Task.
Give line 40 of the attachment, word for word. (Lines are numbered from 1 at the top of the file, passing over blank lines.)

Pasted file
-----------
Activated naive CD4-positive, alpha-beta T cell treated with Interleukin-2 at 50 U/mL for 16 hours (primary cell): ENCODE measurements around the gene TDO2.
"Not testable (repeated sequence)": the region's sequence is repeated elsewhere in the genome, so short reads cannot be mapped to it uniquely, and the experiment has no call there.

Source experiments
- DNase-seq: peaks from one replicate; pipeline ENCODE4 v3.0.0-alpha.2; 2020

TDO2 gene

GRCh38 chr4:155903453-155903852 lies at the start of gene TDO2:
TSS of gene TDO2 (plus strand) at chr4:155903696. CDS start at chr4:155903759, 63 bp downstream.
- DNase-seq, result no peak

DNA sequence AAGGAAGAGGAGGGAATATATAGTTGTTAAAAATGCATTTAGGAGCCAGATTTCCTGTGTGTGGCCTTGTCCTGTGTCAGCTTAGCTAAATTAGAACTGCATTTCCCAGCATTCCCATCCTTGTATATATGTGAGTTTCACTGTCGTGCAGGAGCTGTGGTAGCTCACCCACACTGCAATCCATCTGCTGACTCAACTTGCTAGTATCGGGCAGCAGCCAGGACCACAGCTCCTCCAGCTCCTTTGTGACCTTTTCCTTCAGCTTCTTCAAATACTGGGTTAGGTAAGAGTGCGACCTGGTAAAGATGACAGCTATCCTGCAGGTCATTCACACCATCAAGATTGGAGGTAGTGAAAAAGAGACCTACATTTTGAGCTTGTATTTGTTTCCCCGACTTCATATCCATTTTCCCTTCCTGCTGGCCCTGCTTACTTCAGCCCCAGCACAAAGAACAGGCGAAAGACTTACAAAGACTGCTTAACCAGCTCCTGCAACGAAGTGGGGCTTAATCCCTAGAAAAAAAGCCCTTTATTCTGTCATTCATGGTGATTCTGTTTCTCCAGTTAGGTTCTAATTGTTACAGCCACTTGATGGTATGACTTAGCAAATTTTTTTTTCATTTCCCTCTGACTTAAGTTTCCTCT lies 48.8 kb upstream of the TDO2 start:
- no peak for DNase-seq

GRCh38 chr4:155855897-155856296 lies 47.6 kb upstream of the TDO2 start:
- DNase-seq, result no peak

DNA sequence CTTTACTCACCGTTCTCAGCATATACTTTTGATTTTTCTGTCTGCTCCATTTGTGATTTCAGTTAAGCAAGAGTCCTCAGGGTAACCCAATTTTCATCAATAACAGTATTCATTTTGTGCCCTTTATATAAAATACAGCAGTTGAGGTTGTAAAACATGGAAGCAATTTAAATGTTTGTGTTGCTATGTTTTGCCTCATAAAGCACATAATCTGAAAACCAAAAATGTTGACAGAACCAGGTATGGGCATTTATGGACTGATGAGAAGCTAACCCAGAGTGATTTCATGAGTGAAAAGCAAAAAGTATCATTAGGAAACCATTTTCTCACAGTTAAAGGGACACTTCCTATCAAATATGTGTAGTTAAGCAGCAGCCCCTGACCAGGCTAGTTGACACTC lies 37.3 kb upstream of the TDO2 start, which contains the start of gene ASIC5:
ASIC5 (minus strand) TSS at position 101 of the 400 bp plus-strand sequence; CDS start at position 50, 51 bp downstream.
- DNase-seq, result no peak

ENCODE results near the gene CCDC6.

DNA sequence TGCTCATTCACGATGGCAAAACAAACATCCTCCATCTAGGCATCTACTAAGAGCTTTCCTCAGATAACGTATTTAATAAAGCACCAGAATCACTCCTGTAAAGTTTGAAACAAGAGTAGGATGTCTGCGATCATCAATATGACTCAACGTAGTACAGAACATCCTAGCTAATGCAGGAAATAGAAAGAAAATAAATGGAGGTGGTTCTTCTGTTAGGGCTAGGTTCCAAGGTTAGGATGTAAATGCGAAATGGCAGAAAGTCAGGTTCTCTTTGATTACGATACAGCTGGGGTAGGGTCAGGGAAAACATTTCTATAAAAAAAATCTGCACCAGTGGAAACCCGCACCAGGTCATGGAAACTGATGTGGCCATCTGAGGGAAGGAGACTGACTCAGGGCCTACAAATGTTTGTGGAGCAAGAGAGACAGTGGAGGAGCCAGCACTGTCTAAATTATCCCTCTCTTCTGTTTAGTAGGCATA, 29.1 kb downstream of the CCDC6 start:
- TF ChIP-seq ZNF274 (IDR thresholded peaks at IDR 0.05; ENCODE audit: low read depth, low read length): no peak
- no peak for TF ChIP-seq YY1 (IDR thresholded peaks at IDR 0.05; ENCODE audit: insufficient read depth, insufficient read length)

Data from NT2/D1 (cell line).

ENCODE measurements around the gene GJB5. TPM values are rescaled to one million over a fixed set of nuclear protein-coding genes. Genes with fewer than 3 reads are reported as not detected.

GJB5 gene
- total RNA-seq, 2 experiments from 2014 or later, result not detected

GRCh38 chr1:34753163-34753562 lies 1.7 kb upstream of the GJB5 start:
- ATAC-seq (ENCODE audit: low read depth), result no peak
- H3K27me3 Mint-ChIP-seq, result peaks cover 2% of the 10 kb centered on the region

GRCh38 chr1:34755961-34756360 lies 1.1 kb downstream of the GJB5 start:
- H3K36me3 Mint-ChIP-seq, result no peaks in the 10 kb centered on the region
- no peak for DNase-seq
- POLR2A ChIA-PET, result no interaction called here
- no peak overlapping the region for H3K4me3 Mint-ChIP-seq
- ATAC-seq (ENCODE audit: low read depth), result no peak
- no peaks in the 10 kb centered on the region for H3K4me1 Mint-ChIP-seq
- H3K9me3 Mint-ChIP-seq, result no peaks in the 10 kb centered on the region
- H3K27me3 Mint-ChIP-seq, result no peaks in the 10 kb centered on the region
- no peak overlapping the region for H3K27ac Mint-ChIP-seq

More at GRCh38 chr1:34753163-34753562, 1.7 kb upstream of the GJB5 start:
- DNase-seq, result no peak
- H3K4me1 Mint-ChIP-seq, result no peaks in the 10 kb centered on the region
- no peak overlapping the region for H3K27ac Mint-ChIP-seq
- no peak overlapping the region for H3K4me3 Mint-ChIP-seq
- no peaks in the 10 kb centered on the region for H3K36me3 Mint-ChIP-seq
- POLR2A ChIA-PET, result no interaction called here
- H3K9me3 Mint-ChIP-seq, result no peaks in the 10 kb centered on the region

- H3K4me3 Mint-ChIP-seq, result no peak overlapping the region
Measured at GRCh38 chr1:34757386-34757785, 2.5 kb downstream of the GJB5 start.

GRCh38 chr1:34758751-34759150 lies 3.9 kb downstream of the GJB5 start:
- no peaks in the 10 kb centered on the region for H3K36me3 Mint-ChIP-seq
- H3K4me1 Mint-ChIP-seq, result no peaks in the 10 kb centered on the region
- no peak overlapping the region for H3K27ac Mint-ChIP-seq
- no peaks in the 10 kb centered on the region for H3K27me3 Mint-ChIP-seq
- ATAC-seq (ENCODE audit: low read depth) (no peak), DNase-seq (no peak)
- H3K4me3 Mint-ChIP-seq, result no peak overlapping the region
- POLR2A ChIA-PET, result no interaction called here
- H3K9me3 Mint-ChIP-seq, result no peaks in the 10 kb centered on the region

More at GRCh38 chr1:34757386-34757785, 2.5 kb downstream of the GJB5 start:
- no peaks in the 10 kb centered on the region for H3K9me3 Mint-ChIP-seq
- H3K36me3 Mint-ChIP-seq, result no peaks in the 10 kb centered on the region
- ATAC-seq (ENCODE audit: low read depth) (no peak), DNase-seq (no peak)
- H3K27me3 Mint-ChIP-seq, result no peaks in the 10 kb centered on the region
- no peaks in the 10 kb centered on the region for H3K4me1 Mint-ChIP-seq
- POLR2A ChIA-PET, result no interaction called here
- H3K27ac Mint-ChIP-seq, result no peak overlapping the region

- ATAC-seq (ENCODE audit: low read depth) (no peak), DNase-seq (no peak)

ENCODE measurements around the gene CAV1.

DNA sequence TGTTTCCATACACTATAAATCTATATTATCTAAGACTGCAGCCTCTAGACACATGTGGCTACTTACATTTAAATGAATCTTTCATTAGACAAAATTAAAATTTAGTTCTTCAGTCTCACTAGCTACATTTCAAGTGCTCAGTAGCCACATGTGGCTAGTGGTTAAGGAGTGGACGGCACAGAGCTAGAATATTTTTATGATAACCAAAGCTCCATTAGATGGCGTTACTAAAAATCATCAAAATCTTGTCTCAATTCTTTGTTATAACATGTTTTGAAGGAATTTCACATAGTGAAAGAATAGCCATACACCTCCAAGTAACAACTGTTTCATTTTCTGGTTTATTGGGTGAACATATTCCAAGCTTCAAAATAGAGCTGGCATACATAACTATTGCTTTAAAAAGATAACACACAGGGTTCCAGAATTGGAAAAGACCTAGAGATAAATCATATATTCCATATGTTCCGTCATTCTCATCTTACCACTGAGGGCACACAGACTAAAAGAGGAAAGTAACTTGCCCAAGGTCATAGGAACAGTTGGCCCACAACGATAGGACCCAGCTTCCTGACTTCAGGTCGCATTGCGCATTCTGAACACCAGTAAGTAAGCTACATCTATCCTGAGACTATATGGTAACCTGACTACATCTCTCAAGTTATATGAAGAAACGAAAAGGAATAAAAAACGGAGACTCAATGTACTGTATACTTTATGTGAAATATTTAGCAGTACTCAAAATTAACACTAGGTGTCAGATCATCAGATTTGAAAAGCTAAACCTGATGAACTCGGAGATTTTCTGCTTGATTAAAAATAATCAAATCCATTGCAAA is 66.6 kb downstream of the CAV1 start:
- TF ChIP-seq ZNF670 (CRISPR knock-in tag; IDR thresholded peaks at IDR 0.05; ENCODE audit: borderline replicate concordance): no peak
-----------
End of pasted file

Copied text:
- no peak overlapping the region for H3K27ac Mint-ChIP-seq